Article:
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Ok. So 2020 wasn’t what we all expected it to be….

Many of my new year's resolutions/goals from last year involved traveling to different countries to spend time in nature and attending my favorite conferences in person. I couldn’t make those happen, but I’m still happy with the way that 2020 turned out. Instead of looking outwards, I took a lot more time working to work on my own personal growth and development as opposed to focusing on optimizing external metrics.

Top reflection topics from 2020

  1. Consistency over intensity — How to set better goals

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2020 has objectively been a hard time for science, with the rearrangement of project priorities and funding and the lack of serendipitous in-person conversations at conferences. We won’t have pictures like those taken at the Solvay conference, scientists shoulder to shoulder. However, we do have Zoom screenshots, and that’ll do :)

I recently had the amazing opportunity to attend the Harvard-Stanford Symposium on Drug discovery! Topics ranged from domain extrapolation in chemical spaces to protein-protein interaction (PPI) prediction studies and design of COVID diagnostics. Below are the summaries of the individual talks.

Regina Barzilay — MIT

Professor Barzilay talked about how there are four components to improving the use of AI in drug…

An attempt at answering humanity’s (arguably) most important question through the lens of a 17th-century philosopher

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An Introduction to the Classic Descartes Story

What if everything that you’re seeing in front of you is completely false? Sounds absurd, but the truth is, there’s no way to deny it. You could be dreaming, or maybe we’re in some sort of simulation where we’re being programmed to think in certain ways. Again — these thoughts are quite absurd. But, there’s no way to absolutely prove or disprove these ideas, and that’s why we can’t put them aside. This is the way that René Descartes, a 17th-century philosopher, mathematician, and natural scientists started questioning everything that he thought or believed. He saw his beliefs and logical views of the world as a bag of apples, where one rotten apple (false belief) could contaminate the rest. …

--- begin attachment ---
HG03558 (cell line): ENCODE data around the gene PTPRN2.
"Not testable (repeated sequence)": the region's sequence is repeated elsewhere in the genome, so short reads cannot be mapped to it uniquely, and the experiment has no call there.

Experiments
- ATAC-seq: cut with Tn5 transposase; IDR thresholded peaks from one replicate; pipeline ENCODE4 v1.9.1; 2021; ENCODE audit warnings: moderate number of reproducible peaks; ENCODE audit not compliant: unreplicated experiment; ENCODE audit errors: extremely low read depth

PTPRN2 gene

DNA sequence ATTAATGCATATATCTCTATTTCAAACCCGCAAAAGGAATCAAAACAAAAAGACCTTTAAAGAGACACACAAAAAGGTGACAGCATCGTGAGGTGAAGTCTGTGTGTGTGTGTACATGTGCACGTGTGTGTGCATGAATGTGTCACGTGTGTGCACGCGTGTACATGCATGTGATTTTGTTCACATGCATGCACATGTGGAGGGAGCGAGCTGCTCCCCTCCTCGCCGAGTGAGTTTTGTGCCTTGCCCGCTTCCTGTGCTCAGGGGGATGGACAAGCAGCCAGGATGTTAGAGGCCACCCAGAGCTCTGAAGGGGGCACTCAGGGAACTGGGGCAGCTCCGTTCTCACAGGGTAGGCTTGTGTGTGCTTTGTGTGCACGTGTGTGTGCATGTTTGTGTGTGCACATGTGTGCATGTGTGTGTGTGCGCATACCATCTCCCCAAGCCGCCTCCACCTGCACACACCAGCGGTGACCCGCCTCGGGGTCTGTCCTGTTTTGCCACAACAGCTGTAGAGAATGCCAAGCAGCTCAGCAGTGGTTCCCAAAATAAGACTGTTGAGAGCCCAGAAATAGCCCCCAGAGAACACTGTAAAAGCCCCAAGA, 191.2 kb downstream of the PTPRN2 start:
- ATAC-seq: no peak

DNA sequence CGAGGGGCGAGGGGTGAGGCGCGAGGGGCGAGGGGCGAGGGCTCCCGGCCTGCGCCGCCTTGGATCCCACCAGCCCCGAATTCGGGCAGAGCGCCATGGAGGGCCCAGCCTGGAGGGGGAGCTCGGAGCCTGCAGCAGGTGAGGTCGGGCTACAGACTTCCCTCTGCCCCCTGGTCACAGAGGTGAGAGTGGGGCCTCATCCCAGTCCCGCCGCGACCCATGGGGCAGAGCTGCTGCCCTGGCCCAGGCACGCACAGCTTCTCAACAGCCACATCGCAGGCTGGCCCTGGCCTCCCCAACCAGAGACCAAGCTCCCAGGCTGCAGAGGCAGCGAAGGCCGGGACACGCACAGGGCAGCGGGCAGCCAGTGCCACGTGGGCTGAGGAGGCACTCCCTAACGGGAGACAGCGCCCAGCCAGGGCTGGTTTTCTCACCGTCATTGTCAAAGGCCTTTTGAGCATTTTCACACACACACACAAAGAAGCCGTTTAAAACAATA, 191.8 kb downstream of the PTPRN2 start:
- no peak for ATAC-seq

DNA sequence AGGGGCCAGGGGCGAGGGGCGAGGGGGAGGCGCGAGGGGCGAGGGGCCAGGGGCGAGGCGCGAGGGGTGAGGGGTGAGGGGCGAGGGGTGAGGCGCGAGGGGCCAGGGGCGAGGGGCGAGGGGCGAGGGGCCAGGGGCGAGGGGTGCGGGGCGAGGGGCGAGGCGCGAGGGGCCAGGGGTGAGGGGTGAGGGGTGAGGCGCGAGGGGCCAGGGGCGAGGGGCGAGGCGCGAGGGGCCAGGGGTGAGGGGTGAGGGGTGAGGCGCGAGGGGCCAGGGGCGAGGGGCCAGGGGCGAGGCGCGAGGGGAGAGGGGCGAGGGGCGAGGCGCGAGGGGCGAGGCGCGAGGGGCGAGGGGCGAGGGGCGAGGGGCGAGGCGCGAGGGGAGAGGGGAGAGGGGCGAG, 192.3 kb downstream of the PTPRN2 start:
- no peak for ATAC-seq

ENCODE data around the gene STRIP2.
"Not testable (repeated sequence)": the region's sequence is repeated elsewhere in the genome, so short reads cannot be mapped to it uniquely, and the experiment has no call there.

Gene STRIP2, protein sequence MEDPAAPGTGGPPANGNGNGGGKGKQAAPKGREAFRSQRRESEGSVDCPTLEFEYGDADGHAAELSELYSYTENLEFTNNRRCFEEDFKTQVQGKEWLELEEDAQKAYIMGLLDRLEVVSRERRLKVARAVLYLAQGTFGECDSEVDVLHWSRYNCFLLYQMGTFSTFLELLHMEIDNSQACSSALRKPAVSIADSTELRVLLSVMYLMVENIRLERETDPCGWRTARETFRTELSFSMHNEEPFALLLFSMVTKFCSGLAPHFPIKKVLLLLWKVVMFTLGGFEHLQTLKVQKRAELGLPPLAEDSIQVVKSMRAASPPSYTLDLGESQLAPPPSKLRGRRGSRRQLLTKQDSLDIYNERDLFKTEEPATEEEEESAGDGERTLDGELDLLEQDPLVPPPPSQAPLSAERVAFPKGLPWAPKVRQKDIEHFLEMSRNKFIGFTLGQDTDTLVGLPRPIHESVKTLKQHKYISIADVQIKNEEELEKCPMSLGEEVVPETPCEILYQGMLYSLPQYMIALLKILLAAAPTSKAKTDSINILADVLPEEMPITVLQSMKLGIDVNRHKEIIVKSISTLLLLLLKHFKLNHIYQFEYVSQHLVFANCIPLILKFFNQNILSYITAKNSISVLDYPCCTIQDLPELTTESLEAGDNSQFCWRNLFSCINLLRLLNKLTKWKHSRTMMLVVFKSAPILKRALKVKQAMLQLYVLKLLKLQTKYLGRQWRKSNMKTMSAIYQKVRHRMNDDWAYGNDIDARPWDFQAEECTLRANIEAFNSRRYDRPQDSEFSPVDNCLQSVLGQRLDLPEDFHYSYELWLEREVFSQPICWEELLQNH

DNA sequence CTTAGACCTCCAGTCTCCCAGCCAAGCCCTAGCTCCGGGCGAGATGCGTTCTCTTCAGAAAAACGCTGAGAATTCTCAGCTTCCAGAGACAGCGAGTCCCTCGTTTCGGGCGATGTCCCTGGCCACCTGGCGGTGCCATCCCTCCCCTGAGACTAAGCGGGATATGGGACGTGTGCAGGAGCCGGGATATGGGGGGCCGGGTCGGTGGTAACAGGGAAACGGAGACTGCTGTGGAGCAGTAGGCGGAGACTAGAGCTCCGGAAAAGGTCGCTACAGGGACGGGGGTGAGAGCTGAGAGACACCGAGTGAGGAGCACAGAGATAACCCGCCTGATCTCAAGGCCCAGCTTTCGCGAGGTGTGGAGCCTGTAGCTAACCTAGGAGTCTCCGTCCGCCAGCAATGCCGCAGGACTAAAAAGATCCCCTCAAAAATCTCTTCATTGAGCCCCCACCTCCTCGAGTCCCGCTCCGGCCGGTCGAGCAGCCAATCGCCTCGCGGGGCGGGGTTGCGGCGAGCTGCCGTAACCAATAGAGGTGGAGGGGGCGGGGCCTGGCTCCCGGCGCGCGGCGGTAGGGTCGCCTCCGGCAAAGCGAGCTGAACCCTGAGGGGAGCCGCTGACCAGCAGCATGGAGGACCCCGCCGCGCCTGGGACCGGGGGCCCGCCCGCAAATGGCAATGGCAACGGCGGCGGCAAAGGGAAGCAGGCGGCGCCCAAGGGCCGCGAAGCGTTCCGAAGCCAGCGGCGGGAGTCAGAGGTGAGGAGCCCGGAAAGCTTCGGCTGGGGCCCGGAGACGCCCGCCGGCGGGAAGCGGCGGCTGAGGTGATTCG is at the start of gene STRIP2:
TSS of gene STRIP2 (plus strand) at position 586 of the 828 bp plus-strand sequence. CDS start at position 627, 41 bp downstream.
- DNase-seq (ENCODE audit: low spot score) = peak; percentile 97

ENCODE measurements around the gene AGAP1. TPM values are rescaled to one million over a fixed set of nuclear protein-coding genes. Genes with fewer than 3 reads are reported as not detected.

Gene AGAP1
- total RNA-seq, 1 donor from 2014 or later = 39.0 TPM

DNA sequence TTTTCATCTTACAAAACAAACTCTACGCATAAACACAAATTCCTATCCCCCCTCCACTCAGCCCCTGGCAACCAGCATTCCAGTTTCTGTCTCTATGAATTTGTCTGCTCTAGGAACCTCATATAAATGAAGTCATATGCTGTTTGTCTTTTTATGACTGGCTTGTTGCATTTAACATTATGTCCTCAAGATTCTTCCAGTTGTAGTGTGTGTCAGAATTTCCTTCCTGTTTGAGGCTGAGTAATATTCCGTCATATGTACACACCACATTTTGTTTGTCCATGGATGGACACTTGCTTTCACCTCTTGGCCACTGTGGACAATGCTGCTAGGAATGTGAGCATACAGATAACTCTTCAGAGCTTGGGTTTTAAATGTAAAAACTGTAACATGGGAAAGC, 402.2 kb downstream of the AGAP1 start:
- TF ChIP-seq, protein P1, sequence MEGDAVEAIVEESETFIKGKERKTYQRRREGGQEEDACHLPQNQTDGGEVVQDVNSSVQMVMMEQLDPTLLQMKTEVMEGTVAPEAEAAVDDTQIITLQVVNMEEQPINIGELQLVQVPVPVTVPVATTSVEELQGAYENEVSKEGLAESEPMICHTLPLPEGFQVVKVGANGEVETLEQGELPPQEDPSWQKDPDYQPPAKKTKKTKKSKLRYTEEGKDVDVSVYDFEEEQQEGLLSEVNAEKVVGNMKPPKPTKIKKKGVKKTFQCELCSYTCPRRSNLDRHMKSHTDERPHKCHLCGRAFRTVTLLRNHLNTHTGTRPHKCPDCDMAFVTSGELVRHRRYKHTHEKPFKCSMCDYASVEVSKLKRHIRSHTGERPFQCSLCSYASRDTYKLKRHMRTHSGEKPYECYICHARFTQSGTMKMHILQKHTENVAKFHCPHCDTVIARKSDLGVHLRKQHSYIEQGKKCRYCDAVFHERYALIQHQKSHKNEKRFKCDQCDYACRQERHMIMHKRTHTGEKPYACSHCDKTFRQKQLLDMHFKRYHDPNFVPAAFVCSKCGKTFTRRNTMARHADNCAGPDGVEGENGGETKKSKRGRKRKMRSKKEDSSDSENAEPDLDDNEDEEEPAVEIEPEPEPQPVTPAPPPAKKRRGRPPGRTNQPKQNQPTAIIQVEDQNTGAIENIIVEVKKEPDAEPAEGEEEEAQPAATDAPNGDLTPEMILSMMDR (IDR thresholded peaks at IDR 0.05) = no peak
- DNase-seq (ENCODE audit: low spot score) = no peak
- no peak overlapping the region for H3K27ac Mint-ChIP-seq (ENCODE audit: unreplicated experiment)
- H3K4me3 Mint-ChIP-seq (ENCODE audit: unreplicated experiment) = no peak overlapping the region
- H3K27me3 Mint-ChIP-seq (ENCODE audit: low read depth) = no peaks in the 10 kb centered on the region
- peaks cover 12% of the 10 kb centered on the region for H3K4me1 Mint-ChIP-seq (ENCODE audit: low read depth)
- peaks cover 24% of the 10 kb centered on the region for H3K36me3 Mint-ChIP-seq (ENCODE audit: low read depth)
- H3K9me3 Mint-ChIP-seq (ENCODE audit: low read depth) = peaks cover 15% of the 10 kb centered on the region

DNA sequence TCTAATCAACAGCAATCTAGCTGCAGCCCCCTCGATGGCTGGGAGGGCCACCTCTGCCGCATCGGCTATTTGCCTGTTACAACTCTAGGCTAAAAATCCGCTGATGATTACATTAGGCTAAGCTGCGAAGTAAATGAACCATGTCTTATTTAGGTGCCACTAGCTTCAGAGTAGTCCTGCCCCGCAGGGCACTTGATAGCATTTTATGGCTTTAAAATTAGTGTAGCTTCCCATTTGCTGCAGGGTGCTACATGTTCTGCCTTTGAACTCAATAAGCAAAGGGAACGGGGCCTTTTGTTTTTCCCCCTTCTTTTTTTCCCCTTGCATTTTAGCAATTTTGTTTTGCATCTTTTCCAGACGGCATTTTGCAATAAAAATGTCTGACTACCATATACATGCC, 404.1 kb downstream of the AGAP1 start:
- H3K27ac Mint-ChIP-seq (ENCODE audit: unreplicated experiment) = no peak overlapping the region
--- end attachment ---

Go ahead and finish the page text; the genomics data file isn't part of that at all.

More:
On Eternal Recurrence, Dimorphism, and Superhumans

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When you think about people in history who went against the rest of society to conceive of an ultimate truth, what often comes to mind? Most people might of think of Galilelo Galilei or Nicolas Copernicus, who were declared heretics for promoting the heliocentric model, a model that seemed to directly contradict pre-existing Christian doctrines.

One name that might not immediately come to mind for most is Friedrich Nietzche; nevertheless, he most clearly defied societal norms. …

Why is it that we still haven’t been able to figure out how to cure diseases like Alzheimer’s? It’s mainly because:

  1. We don’t understand the main mechanism of the disease (the pathways involved in misfolded amyloid accumulation). That means that when we choose a target, we’re not entirely sure if it is ‘druggable’ — that is — whether it will have the effect that we intend it to have.

We’ll see more generally how machine learning is allowing us to get a better shot at more broadly solving both of these problems. …

Stealing the most rewards 👀🏆 using reinforcement learning

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In this article, I go over the basics of reinforcement learning and the BANDIT algorithm along with explained code implementations. Skip the first section if you’d like to jump to the code implementations.


Imagine that you’re playing games at a casino and you have multiple slot machines that you can hedge your bets on — say 10 machines.

How do you know which machines to start with? And how do you know which machines to select after if your objective is to maximize reward?